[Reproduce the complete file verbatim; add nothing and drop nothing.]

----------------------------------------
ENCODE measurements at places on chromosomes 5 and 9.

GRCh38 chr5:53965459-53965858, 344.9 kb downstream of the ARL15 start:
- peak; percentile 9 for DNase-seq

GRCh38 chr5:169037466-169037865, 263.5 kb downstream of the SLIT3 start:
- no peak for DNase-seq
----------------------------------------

ENCODE measurements at places on chromosomes 5 and 9.

GRCh38 chr5:53965459-53965858, 344.9 kb downstream of the ARL15 start:
- peak; percentile 9 for DNase-seq

GRCh38 chr5:169037466-169037865, 263.5 kb downstream of the SLIT3 start:
- no peak for DNase-seq